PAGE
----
Kyle Bass, the founder of American hedge fund Hyman Capital Management, has repeatedly talked about the Hong Kong dollar in the past, which has attracted a lot of attention.
He set up a new fund in June last year, betting that the Hong Kong linked exchange rate will be decoupled within 18 months. He also said that the fund will use option contracts to leverage 200 times for the new fund.
Over the past 18 months, foreign media reported that Kyle Bass suffered heavy losses from short selling Hong Kong dollars, and that the funds came from Guo Wengui and Bannon affiliates.
Bloomberg quoted SEC filings as saying that Kyle Bass suffered heavy losses from short selling Hong Kong dollars.
234 million investment may evaporate more than 95%
According to "Bloomberg", a recent case disclosed by the US Securities and Exchange Commission (SEC) revealed Kyle Bass's short selling of Hong Kong dollars.
The regulator said that in June 2020, GTV’s parent company Saraca Media Group transferred US$100 million of funds to an unnamed hedge fund that holds positions in Hong Kong dollars and other Asian currencies.
According to SEC data, the fund lost more than 95% of the US$30 million invested (HK$234 million).
The report quoted two people familiar with the matter as saying that the hedge fund is managed by Kyle Bass' Hayman Capital Management, and pointed out that GTV Media Group is related to the exiled Chinese wealthy Guo Wengui and Trump's former adviser Bannon.
GTV Media Group is alleged to be associated with the wealthy Chinese businessman Guo Wengui (left) and former Trump adviser Bannon (right).
``Chinese Skeptics'' high-profile sing down the Hong Kong dollar in 2019
Speaking of Kyle Bass, he has been a Chinese skeptic for a long time. Starting in 2019, he expressed high-profile bearishness on the Hong Kong dollar. At that time, the social movement broke out in Hong Kong and the political situation was unstable.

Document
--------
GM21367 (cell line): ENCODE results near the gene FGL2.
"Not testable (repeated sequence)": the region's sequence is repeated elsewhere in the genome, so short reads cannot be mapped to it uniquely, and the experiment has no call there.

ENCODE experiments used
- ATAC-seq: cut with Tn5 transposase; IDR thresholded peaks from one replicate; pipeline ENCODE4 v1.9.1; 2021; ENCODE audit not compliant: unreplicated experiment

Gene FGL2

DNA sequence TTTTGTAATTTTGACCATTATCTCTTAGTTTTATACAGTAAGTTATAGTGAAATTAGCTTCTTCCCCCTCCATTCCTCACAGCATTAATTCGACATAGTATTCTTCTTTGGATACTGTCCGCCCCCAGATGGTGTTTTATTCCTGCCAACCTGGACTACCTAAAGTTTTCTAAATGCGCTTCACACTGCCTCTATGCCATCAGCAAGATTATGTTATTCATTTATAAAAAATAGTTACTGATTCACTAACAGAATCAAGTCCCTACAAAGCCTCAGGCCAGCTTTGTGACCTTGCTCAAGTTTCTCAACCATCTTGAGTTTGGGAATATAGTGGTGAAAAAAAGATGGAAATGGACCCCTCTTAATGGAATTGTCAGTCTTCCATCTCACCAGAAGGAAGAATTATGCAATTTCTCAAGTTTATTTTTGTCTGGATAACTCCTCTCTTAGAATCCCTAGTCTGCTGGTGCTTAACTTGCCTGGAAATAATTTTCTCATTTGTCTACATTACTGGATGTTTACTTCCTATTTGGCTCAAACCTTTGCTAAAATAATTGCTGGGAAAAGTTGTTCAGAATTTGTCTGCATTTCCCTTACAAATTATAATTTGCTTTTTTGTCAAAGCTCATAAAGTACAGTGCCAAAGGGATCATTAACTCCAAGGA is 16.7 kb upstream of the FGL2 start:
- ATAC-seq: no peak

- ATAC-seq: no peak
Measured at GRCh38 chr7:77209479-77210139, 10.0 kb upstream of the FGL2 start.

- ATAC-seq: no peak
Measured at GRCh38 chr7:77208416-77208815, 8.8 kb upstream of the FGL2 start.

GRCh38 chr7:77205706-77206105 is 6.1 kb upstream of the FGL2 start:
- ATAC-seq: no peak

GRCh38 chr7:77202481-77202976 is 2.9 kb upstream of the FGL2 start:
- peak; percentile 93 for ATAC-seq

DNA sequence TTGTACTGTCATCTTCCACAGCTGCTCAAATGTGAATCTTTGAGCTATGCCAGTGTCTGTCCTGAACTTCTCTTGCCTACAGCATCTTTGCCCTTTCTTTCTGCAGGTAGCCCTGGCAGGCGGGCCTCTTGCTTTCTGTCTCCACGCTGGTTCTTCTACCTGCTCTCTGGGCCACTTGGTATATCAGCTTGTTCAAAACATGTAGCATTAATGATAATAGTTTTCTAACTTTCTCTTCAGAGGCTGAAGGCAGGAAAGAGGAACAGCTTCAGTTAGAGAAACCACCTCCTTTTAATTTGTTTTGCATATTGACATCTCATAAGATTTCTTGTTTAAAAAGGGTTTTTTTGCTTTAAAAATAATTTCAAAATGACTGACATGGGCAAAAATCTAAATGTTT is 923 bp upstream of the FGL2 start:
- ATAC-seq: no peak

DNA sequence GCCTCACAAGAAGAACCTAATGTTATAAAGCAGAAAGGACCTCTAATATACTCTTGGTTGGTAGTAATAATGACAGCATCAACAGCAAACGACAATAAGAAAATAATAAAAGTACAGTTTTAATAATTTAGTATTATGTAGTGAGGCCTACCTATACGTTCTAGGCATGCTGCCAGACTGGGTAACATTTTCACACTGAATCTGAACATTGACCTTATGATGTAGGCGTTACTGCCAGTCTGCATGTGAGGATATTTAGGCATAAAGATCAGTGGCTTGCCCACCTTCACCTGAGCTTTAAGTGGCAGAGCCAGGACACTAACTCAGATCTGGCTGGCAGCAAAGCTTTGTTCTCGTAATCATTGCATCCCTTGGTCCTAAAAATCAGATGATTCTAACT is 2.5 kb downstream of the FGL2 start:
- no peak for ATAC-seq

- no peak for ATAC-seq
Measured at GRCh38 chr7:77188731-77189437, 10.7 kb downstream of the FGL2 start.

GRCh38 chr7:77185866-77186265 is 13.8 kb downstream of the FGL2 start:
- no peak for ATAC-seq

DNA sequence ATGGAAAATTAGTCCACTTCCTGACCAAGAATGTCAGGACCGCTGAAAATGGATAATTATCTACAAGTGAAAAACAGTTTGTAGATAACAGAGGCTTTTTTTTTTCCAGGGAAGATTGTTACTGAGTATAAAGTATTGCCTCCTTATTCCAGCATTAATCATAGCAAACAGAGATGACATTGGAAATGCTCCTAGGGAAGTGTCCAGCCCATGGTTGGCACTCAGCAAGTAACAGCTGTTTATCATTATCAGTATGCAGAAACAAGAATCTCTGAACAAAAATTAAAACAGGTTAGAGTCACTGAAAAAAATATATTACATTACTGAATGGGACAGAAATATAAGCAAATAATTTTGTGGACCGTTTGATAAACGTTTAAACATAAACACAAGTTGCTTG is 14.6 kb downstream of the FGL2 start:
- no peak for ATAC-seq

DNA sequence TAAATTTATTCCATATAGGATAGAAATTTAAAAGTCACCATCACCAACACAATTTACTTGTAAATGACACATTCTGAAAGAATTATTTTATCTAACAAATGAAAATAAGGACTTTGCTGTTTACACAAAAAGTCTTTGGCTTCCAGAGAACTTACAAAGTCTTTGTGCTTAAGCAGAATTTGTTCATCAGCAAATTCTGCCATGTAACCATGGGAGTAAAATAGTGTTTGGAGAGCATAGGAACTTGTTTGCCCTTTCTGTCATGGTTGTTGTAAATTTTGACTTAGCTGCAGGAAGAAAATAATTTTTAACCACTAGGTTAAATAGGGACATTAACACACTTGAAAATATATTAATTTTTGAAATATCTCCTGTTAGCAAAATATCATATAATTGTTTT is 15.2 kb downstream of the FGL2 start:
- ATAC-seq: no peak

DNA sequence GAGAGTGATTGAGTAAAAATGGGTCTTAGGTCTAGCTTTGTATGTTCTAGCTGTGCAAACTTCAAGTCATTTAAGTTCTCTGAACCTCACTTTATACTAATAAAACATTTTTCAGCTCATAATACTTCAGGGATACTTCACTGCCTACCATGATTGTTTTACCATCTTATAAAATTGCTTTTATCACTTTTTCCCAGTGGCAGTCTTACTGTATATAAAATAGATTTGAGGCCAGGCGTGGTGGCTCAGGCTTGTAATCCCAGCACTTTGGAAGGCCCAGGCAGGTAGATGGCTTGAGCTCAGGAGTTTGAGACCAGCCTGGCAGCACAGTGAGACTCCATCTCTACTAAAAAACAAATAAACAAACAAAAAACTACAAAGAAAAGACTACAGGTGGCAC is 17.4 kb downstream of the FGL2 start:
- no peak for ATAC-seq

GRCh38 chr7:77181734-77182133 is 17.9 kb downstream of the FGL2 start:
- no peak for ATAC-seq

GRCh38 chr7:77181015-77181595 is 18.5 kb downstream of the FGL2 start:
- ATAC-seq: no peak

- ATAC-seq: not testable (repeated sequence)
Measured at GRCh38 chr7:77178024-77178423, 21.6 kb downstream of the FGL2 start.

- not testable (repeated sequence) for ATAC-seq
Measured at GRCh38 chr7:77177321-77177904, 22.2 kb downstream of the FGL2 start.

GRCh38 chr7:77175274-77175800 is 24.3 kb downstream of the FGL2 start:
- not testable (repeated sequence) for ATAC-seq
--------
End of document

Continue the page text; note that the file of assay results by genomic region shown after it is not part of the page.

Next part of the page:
According to Bloomberg's previous report, when GTV was issuing shares, Hayman was launching a new strategy of desperately betting that the Hong Kong dollar linked exchange rate system would collapse.
Kyle Bass made one of his boldest bets in this area last year, looking for investors for Hayman Hong Kong Opportunities Fund, LP-Prodigious Series.
According to a promotion document that Bloomberg saw at the time, the fund planned to use option contracts to leverage 200 times leverage to bet on a sharp drop in the Hong Kong dollar against the US dollar.
One reason for Kyle Bass's short selling of the Hong Kong dollar is that Hong Kong's property prices are high and the level of leverage is high.
Looking at the information, Kyle Bass concluded a short-selling RMB transaction that lasted for nearly four years in 2019, saying that the action of short-selling China "goes more into the political realm than the financial realm."
However, in an interview with Bloomberg in May of the same year, he revealed that the company was buying U.S. dollars and shorting Southeast Asian currencies, and the Hong Kong dollar was the key target.
He criticized at the time that Hong Kong’s property market is the most expensive in the world and one of the world’s most leveraged economies. In addition, on the political level, the CCP’s active promotion of the Fugitive Offenders Ordinance in Hong Kong will force a large number of foreign companies to move out and severely hit The Hong Kong economy and exchange rate are stable.
However, under the linked exchange rate, the Hong Kong dollar against the US dollar has been fluctuating within the range of the exchange rate mechanism. The latest report is 7.779.
As of the end of last year, Hayman had $304 million in assets under management. According to the Wall Street Journal, Hayman had $2.3 billion in assets under management in 2014.